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Publisher's Summary

This revised edition of Human Nature begins a new phase in the most important intellectual controversy of this generation: Is human behavior controlled by the species' biological heritage? Does this heritage limit human destiny?

With characteristic pungency and simplicity of style, the author of Sociobiology challenges old prejudices and current misconceptions about the nature-nurture debate. He shows how evolution has left its traces on the most distinctively human activities, how patterns of generosity, self-sacrifice, and worship, as well as sexuality and aggression, reveal their deep roots in the life histories of primate bands that hunted big game in the last Ice Age. His goal is nothing less than the completion of the Darwinian revolution by bringing biological thought into the center of the social sciences and the humanities. Wilson presents a philosophy that cuts across the usual categories of conservative, liberal, or radical thought. In systematically applying the modern theory of natural selection to human society, he arrives at conclusions far removed from the social Darwinist legacy of the last century.

Sociobiological theory, he explains, is compatible with a broadly humane and egalitarian outlook. Human diversity is to be treasured, not merely tolerated, he argues. Discrimination against ethnic groups, homosexuals, and women is based on a complete misunderstanding of biological fact. But biological facts can never take the place of ethical choices. Once we understand our human nature, we must choose how "human" in the fullest, biological sense, we wish to remain. We cannot make this choice with the aid of external guides or absolute ethical principles, because our very concept of right and wrong is wholly rooted in our own biological past. This paradox is fundamental to the evolution of consciousness in any species; there is no formula for escaping it. The book is published by Harvard University Press.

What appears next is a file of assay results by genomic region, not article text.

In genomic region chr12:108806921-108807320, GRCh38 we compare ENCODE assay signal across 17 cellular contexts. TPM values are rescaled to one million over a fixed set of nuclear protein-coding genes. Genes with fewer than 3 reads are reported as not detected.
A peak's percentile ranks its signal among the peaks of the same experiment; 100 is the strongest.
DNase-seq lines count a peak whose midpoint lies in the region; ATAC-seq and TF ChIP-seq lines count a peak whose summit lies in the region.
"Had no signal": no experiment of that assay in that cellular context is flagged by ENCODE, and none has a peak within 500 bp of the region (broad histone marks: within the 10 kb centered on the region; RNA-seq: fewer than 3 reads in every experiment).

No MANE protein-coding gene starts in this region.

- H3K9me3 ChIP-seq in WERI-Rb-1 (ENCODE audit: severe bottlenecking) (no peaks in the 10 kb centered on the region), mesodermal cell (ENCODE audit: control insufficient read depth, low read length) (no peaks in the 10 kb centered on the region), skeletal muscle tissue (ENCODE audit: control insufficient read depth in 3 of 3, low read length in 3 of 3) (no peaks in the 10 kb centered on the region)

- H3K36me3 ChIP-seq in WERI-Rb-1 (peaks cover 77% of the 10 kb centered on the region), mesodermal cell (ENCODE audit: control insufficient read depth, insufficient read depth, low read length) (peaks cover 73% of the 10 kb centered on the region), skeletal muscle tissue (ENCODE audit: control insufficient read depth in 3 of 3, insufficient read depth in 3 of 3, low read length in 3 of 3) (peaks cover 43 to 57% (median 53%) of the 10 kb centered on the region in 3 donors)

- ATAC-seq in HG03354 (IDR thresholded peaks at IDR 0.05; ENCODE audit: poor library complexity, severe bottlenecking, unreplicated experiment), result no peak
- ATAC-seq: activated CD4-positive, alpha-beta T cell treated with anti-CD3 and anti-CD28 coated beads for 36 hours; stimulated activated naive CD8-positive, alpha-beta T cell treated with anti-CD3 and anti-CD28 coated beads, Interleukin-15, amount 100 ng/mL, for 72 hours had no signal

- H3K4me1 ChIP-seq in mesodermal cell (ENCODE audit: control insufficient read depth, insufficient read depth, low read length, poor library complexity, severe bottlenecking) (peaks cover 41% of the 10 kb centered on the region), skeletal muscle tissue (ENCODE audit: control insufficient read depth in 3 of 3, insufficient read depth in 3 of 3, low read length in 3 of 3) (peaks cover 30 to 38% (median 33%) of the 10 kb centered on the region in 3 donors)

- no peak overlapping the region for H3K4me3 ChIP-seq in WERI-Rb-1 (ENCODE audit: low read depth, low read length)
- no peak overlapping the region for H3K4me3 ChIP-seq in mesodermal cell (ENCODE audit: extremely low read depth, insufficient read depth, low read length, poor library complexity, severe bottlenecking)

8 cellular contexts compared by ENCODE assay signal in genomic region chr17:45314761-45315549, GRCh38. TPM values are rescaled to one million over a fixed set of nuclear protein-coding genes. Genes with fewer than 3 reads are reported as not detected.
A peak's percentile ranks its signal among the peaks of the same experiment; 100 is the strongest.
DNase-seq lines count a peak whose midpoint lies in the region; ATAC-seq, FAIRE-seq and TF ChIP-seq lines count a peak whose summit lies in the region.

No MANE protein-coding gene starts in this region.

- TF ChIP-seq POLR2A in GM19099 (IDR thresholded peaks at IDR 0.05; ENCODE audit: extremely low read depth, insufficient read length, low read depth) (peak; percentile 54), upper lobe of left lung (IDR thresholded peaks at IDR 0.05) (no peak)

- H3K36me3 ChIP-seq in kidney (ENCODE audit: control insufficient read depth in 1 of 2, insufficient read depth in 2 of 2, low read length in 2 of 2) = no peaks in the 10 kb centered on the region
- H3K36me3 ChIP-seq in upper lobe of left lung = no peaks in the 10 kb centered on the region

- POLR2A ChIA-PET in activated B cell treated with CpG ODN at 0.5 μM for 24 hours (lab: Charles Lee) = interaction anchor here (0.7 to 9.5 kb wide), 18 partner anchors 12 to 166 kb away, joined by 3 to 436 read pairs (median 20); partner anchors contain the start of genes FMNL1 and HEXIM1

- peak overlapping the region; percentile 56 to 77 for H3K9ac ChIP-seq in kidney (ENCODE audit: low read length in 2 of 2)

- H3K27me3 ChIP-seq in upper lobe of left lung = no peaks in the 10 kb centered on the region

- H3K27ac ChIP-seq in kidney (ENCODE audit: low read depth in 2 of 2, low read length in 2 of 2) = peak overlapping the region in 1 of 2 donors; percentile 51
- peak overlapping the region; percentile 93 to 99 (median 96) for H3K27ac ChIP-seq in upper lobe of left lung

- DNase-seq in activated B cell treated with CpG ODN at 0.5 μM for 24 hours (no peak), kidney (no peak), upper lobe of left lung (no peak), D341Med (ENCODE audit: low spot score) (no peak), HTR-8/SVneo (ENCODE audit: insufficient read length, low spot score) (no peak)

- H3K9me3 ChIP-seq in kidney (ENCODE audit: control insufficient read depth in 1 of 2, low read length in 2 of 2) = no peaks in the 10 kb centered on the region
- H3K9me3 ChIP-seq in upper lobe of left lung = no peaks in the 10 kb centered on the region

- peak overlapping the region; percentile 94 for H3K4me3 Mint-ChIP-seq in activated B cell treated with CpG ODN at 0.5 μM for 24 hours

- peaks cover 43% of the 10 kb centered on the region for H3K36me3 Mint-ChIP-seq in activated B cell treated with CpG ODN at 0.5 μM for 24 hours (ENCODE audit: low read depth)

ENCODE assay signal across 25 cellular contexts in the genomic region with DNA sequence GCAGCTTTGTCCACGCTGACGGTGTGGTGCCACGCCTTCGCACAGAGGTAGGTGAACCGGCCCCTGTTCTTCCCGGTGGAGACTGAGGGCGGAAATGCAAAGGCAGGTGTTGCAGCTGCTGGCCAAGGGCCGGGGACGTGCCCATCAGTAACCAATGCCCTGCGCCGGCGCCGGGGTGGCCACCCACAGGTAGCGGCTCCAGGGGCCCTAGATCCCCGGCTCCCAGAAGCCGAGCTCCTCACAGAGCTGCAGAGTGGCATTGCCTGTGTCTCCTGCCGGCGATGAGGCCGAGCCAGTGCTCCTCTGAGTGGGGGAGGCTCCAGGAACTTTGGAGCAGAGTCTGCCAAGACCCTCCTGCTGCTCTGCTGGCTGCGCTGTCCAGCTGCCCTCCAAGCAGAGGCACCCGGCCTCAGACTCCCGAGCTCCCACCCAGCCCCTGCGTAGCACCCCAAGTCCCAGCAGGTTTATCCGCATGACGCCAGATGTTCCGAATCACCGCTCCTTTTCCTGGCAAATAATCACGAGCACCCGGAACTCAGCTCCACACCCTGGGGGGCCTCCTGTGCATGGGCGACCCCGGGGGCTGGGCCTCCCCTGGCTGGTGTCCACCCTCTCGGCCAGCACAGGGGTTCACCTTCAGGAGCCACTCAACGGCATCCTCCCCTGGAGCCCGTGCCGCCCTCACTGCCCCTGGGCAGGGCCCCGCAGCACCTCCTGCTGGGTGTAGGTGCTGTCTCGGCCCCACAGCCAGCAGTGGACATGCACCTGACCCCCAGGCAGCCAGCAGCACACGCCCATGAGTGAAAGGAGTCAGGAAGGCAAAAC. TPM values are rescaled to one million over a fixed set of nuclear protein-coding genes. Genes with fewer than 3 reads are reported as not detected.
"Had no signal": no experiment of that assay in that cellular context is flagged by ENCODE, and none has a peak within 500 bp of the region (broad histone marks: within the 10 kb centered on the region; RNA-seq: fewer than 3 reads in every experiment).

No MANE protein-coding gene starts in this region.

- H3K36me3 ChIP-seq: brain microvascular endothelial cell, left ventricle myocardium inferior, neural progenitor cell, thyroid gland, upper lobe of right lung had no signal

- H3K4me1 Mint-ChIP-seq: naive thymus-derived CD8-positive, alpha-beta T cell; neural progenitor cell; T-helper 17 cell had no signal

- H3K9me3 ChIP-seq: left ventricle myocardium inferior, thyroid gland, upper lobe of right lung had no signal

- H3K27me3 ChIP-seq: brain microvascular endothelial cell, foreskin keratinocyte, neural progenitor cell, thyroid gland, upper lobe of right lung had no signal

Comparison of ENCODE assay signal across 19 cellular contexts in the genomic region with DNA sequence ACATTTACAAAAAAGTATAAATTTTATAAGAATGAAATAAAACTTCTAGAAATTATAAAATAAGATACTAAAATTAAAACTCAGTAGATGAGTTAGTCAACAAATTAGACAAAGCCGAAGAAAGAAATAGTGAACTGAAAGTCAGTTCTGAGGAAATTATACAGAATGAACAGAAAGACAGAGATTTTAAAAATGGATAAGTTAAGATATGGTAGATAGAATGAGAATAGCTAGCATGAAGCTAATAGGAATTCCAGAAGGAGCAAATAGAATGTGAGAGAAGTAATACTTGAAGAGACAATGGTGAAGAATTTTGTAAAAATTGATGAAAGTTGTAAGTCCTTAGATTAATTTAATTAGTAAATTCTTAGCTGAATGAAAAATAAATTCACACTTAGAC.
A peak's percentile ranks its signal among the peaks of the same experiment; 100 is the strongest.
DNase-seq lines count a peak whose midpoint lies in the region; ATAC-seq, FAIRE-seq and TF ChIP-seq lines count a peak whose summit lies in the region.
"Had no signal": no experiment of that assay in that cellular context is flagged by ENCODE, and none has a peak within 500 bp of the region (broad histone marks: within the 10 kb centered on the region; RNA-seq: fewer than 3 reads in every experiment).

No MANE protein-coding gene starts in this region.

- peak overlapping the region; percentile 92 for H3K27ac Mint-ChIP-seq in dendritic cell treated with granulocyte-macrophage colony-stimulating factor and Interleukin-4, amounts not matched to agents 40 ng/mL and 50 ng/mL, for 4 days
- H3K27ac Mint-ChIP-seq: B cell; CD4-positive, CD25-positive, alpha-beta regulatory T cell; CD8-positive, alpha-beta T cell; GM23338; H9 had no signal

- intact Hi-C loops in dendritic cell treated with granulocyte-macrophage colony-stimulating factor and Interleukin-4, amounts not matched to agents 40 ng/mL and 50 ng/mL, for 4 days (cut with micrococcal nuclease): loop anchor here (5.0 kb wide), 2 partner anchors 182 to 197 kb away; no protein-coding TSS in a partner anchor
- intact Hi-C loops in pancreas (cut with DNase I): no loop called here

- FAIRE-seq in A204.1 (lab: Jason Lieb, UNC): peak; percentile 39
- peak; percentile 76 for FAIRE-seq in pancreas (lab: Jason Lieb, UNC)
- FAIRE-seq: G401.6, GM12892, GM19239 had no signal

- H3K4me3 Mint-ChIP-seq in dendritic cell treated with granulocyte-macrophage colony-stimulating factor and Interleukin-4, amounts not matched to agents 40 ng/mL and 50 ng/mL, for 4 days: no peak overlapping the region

©2004 President and Fellows of Harvard College (P)2010 Redwood Audiobooks

Critic Reviews

"Wilson is a sophisticated and marvelously humane writer. His vision is a liberating one, and a reader of this splendid book comes away with a sense of the kinship that exists among the people, animals, and insects that share the planet." ( The New Yorker)
"Compellingly interesting and enormously important.... The most stimulating, the most provocative, and the most illuminating work of nonfiction I have read in some time." ( Washington Post Book World)